The Ultimate Guide On How To Stress Less and Be More Happy
[dropcap]D[/dropcap]o you struggle with your work-life balance? Are you always trying to find new ways to improve your situation? Are you tired of trying to have the perfect life? If you answered yes, to any of the questions then you are not alone. Striving to achieve a perfect work-life balance can be hard and stressful, particularly if you fail. In this article we explain the benefits of both a work-life balance and imbalance, and why acceptance is the key.
Is work-life imbalance a problem?
Numerous research studies have shown the negative implications of having an imbalance in your work-life levels, such as, reduced quality time with family and friends, as well as increased health problems.
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Matt Connolly, “Working too much can have drastic health effects…” as detailed by Scott Brixby, with depression being the main contender. According to Maria Konnikova people with an imbalance are “juggling time” which consequently results in time debt; “you borrow [time] from tomorrow, and tomorrow you have less time than you have today, and tomorrow becomes more costly.”
Why then do we get ourselves into this debt both on our health and time?
Patrick Pichette, retired CFO of Google merely points our that “In the end, life is wonderful, but nonetheless there have been a series of trade offs, especially between business/professional endeavours and family/community.”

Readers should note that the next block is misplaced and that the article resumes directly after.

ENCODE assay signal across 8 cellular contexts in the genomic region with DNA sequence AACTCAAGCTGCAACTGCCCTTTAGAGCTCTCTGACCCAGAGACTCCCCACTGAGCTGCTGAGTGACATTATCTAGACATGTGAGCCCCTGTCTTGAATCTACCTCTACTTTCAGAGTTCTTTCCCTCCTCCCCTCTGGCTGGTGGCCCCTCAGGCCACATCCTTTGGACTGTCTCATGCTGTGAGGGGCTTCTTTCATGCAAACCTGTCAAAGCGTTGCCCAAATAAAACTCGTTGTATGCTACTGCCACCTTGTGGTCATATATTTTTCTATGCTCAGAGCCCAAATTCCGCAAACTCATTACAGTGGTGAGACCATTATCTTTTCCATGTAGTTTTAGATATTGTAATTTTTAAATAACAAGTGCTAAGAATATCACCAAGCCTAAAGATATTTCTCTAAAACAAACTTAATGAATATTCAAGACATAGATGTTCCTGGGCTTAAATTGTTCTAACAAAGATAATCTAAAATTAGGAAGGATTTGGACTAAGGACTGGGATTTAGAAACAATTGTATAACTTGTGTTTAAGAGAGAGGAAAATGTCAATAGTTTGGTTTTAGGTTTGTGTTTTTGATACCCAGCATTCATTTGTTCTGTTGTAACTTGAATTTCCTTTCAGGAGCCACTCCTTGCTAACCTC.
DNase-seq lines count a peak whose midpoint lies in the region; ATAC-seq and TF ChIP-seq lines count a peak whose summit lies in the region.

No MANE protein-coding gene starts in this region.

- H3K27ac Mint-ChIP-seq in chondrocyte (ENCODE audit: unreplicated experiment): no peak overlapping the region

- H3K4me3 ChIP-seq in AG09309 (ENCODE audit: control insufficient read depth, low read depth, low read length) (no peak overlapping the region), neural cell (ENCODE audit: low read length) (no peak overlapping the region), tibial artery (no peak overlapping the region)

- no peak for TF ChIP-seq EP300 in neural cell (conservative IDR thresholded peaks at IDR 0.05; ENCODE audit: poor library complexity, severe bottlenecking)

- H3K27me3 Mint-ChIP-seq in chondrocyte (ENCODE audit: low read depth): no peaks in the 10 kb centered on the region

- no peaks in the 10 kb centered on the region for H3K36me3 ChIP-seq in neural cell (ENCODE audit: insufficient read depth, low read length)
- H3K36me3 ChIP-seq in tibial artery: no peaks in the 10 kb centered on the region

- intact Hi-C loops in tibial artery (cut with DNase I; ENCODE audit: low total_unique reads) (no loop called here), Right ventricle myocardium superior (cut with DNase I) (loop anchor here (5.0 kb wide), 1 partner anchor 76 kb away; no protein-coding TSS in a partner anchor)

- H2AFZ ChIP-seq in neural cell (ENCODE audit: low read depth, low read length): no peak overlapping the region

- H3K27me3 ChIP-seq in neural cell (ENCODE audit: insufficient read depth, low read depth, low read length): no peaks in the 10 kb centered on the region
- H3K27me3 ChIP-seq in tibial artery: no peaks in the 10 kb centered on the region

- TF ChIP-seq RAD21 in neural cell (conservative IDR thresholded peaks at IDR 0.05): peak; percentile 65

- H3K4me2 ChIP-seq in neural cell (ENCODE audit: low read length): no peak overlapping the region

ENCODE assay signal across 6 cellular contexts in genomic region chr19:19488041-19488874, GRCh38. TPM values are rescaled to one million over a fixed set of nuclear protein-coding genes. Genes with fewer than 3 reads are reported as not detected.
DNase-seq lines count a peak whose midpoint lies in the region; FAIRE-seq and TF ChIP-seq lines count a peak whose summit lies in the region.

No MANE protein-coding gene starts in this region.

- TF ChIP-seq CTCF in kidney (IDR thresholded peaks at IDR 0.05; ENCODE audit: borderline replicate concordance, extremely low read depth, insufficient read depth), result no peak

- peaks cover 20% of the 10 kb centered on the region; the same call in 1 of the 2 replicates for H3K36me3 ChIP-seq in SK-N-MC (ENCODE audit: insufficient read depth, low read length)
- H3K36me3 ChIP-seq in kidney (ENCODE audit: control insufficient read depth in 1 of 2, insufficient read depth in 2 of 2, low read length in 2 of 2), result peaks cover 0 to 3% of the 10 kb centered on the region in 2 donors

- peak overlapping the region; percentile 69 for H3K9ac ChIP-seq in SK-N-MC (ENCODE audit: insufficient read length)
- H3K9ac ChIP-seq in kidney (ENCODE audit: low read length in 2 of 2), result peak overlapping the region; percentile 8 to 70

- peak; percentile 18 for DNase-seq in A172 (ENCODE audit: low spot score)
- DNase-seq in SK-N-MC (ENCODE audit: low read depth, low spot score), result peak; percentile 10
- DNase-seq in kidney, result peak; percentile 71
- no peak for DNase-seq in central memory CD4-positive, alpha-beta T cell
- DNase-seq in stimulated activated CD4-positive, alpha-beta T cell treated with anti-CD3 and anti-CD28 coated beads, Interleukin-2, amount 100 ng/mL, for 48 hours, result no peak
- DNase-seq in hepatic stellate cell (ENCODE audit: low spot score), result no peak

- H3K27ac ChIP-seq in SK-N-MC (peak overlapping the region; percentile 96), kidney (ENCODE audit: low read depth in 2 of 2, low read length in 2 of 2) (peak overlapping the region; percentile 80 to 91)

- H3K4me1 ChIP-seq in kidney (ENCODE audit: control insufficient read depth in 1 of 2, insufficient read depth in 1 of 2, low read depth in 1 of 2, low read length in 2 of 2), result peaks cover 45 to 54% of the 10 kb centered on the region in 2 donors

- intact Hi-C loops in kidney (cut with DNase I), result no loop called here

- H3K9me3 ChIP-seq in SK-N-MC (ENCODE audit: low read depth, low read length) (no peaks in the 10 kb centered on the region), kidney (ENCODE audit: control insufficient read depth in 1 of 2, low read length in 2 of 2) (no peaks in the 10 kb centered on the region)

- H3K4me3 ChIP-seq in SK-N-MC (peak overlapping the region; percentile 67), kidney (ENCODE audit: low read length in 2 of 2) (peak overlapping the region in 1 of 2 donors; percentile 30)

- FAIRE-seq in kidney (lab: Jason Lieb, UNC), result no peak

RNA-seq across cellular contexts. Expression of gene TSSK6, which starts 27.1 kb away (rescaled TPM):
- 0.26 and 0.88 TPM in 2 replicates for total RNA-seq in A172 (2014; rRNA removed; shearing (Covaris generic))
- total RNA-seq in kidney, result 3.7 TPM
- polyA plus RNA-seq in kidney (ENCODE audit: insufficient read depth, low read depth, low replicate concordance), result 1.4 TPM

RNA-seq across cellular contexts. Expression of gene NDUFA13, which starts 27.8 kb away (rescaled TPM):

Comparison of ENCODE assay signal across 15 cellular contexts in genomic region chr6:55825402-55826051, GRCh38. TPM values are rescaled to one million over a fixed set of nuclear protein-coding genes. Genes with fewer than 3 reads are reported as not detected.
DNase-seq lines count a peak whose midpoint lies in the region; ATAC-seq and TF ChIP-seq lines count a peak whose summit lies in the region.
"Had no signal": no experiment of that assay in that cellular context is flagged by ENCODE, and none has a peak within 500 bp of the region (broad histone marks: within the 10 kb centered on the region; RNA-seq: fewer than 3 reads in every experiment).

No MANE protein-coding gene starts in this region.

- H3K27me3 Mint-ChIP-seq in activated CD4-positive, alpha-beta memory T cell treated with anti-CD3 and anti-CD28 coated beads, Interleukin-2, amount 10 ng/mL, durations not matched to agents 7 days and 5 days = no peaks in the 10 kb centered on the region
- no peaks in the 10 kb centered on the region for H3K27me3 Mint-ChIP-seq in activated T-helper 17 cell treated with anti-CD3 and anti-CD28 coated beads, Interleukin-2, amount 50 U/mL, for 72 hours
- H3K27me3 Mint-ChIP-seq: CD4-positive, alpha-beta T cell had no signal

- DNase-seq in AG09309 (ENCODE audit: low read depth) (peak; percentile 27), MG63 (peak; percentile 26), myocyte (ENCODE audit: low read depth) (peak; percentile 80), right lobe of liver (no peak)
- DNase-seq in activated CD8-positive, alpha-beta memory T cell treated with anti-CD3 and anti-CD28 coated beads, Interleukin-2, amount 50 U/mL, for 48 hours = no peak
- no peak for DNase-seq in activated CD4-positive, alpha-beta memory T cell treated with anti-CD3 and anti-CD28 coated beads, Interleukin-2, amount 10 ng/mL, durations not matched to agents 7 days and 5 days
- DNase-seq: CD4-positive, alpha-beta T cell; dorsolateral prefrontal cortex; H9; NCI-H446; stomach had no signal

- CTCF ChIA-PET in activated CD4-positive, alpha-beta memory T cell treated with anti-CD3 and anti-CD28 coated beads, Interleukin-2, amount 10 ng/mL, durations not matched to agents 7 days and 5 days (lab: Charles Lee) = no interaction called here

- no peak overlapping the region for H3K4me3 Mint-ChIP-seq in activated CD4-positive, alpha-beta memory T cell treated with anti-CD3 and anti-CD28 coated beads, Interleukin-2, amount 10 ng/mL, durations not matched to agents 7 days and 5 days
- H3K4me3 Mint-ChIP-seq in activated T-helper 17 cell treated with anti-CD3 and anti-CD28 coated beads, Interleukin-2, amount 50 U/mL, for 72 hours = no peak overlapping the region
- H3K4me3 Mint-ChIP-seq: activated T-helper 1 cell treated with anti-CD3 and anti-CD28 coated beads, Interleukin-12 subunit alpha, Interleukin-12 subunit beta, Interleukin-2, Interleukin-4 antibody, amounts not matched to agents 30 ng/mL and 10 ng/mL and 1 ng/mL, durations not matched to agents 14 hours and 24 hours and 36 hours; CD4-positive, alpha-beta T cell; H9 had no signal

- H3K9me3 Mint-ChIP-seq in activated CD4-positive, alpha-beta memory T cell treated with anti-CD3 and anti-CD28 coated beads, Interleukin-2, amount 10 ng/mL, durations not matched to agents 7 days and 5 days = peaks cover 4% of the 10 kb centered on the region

Does that mean we should accept defeat in the face of balancing our lives?
How to combat imbalance?
Holly Hamann looks at how these “trade-offs” negatively affect our daily lives. She mentioned that spending too much time working isn’t “a realistic or sustainable lifestyle…[it] can stifle creativity, impair judgment, and diminish focus.”
Catherine Clifford’s substantiates this point using an infographic created by PGI which looks at various countries average working hours, and highlighted how Germany, with an average work week of 35 hours is “the most productive nation in the world.” Therefore it is the goal of many, to spend fewer hours working and more hours “living”.
If you feel that your working-life often infiltrates into your home-life, here are seven tips (and a bonus eighth) to help you on your way to achieving balance:
- Firstly, identify what it is that you want to spend more time doing and set a reminder on your phone to keep it at the forefront of your mind.
- Do something you enjoy each morning before you turn on your computer/look at you phone. Whether it is reading the newspaper, making a cooked breakfast or conversing with a loved one.
- Get a hobby or spend more time on your existing hobbies. Ensure that whatever you choose gives you pleasure so that it doesn’t feel like a chore. Start by designating one evening a week for your hobby.
- Socialise, whether it be with friends, family or loved ones.
- Stop procrastinating. This means that you’ll be more likely to complete your tasks for the day and leaving you to relax in the evening.
- Make a mental effort to stop thinking about work once you’ve left the office so that you can be fully present at home.
- Assume that if you have not received a work related phone call after hours then your work emails are not urgent and can be checked the next day.